Toxic Algal Bloom Update as at 28 March
There are public health warnings in place for the eating of wild shellfish and rock lobster in the Huon and Lower D’Entrecasteaux areas and on the East Coast. For up-to-date information about public health alerts relating to this event, refer to the Director of Public Health's current Public Health warnings or phone the Department of Health and Human Services hotline on 1800 671 738.
There are currently no recreational fishery closures due to the algal blooms, however other seasonal closures apply. For example the recreational scallop fishery in the D'Entrecasteaux Channel is presently closed due to the state of the stocks. There is a closure in place for the commercial fishery in the lower Channel area.
Huon and Lower D'Entrecasteaux Public Health Alert.
The toxic alga causing concern is the species Gymnodinium catenatum, a species that regularly blooms in the lower Huon River and Port Esperance in the autumn/early winter. The public health warning media statement released on 27 March 2013 indicates:
The extended health alert in the Huon-D’Entrecasteaux area is bounded in the north from Ninepin Point to Alonnah, down to Burnett Point (north of Southport) to Point Labillardiere (south of Partridge Island) and includes all bays and estuaries in between. (see map – note the red indicates the affected area and does not indicate closed areas for fisheries).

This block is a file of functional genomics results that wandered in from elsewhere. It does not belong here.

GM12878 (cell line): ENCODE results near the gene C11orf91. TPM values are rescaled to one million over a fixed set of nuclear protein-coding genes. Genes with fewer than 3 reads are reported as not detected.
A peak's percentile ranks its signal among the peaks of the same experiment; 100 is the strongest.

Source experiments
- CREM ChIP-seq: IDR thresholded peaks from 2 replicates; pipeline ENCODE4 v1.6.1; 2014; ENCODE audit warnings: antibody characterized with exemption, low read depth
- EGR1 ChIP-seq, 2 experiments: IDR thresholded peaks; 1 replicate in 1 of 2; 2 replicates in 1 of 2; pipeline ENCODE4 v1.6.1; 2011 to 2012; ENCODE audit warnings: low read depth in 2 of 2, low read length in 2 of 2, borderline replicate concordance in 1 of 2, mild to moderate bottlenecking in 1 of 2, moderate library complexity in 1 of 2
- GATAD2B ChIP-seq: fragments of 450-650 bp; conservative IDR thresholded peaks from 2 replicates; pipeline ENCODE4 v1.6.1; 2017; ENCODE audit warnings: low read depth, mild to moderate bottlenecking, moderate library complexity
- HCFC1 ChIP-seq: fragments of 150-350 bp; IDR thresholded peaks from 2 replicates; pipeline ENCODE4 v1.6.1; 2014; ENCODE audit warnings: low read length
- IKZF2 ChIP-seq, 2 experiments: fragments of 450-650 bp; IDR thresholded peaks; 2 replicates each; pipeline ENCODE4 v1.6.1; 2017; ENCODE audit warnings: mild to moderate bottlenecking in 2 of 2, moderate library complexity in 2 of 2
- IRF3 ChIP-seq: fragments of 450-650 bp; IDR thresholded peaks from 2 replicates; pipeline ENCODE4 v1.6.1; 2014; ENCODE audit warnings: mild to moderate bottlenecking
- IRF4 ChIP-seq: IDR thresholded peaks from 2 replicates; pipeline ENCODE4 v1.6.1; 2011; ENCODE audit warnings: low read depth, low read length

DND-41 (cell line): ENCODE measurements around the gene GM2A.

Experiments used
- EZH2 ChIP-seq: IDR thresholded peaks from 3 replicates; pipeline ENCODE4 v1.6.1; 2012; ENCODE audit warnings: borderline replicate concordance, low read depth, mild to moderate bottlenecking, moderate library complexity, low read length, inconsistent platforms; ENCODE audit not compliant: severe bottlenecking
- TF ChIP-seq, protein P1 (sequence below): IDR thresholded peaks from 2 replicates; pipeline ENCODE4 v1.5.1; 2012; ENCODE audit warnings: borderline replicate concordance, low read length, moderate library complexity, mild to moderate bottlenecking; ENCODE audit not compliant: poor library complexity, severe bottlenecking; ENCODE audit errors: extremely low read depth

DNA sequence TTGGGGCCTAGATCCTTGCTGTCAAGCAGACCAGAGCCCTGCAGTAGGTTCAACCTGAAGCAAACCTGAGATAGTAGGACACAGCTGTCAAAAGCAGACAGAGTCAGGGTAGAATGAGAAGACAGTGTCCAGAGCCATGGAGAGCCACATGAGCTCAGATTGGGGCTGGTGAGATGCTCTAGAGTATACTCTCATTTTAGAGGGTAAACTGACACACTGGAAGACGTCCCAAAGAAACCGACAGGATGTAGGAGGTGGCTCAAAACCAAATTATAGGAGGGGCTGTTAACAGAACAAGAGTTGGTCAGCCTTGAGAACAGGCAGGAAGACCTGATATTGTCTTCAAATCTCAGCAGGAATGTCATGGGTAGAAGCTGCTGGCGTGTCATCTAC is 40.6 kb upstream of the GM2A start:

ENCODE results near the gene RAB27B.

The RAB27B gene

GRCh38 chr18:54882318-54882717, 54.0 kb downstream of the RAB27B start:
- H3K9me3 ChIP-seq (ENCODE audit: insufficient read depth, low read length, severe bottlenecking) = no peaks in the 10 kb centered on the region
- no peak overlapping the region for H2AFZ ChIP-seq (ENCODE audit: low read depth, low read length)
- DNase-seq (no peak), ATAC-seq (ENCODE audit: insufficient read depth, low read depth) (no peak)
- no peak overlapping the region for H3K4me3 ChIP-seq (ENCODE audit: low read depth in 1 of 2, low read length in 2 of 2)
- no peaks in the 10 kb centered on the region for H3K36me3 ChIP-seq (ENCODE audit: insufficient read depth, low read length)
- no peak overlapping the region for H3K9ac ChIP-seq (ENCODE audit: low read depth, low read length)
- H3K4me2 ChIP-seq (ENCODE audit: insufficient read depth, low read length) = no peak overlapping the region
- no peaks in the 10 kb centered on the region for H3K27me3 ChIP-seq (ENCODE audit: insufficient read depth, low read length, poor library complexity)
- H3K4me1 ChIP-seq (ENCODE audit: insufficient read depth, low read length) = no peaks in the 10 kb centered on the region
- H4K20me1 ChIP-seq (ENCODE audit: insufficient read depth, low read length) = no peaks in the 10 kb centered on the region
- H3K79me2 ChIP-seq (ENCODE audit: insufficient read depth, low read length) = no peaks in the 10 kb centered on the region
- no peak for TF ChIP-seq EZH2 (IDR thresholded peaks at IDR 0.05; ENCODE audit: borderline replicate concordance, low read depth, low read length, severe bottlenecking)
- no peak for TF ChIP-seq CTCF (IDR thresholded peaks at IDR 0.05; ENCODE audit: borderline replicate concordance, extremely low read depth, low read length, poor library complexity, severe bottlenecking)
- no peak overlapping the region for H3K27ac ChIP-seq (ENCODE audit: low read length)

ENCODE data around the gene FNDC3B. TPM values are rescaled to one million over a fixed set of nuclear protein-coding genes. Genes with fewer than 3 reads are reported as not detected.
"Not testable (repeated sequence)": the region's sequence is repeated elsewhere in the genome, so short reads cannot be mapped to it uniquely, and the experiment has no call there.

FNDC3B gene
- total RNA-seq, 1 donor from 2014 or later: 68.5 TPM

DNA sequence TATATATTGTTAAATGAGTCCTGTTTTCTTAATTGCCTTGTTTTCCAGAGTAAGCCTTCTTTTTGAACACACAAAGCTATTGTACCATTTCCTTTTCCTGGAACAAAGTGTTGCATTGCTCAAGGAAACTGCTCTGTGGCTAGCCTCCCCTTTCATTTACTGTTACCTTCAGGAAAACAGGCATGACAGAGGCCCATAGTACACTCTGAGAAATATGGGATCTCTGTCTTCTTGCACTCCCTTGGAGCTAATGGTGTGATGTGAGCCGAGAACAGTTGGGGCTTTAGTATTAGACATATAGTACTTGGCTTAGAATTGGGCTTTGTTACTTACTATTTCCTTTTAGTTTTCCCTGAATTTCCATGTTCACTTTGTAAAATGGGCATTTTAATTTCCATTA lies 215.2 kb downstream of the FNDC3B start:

People should not eat wild harvested oysters, mussels, clams, pipis, abalone, or rock lobster viscera (guts and organs). If collecting scallops, discard all the gut and roe and wash the meat thoroughly before consuming.
East Coast Public Health Alert
The public health warning released on 27 March indicates:
- The east coast between Marion Bay and Waterhouse Island is still affected by the toxic alga Alexandrium tamarens with concerning levels detected in several areas recently.
- People should not eat wild harvested oysters, mussels, clams, pipis and the roe and gut of scallops from the east coast.
- In addition, the Director of Public Health recommends the safest practice is not to eat the gut or organs of rock lobster or crab from this or other areas. Rock lobster flesh is safe to eat.
- call the Recreational Sea Fishing Line on (03) 6233 7042 or 1300 720 647;
- visit: www.fishing.tas.gov.au